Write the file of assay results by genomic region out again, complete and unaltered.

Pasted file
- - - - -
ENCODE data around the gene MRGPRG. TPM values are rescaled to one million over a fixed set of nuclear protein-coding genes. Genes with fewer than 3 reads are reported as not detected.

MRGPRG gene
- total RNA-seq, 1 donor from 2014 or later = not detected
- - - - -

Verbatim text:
ENCODE data around the gene MRGPRG. TPM values are rescaled to one million over a fixed set of nuclear protein-coding genes. Genes with fewer than 3 reads are reported as not detected.

MRGPRG gene
- total RNA-seq, 1 donor from 2014 or later = not detected